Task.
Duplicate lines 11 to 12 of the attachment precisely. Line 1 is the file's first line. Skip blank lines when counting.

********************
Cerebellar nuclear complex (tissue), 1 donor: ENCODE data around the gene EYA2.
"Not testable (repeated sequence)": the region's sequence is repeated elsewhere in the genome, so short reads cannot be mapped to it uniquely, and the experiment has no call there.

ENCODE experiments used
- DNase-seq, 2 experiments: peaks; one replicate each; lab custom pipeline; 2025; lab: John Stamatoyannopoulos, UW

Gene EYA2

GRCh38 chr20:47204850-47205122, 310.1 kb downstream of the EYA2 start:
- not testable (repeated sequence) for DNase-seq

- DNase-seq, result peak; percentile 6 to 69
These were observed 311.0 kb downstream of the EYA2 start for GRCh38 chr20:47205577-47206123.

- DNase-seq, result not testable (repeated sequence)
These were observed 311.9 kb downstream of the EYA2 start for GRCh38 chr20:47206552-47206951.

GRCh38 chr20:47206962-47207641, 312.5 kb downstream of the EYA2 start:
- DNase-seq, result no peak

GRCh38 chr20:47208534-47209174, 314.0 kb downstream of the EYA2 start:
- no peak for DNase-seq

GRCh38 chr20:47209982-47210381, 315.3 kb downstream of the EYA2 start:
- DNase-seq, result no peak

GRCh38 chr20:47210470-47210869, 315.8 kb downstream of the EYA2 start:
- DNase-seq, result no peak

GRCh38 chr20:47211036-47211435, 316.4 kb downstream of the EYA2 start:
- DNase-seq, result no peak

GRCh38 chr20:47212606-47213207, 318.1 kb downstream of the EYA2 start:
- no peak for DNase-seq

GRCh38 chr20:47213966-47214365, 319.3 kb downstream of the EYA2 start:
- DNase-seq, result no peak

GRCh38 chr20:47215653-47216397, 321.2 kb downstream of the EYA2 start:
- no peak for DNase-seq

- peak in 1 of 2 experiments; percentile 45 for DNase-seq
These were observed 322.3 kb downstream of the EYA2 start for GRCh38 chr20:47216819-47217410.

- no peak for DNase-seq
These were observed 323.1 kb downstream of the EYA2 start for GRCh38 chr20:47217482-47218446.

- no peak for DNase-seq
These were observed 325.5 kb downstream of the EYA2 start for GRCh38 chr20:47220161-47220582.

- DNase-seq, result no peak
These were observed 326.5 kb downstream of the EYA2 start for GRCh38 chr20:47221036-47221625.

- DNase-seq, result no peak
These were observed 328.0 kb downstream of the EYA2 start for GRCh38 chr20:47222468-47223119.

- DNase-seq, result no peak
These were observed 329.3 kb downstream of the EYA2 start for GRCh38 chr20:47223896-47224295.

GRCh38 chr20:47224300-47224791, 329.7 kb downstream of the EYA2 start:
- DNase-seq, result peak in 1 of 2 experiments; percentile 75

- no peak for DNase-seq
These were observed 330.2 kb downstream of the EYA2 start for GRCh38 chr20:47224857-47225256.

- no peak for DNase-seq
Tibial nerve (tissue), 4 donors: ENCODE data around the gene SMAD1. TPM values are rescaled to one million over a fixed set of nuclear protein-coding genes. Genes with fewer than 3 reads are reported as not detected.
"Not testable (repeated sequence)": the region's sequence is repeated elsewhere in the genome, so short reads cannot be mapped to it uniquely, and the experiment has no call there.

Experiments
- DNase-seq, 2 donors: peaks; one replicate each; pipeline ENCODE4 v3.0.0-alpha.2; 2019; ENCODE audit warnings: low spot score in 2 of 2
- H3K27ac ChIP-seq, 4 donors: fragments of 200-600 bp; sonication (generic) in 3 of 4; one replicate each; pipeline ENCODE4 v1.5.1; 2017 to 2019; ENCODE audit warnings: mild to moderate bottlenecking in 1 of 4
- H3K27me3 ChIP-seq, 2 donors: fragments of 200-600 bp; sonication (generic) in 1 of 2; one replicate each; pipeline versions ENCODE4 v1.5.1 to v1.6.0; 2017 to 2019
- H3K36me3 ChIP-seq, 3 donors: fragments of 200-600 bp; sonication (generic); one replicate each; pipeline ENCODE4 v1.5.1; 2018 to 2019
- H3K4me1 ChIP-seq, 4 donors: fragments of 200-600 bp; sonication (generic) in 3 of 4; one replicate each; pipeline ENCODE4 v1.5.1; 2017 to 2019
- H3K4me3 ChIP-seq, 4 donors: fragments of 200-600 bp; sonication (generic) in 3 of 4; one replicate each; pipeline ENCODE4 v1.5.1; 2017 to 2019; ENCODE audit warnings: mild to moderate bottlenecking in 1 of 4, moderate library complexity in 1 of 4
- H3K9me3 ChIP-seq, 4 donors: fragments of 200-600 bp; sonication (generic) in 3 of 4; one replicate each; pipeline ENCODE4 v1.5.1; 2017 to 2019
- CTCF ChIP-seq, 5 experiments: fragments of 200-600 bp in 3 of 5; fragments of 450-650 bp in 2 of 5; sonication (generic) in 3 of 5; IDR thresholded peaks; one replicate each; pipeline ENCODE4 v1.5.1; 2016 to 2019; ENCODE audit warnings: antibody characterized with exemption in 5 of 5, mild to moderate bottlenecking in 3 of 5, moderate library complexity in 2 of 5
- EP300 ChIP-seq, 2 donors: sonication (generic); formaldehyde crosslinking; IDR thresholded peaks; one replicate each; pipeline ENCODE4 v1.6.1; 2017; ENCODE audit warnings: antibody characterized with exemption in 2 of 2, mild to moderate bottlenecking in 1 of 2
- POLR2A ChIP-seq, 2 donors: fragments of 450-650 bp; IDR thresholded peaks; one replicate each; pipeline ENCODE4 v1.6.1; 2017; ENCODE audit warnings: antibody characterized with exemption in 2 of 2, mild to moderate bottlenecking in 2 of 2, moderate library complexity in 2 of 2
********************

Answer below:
These were observed 311.9 kb downstream of the EYA2 start for GRCh38 chr20:47206552-47206951.

GRCh38 chr20:47206962-47207641, 312.5 kb downstream of the EYA2 start: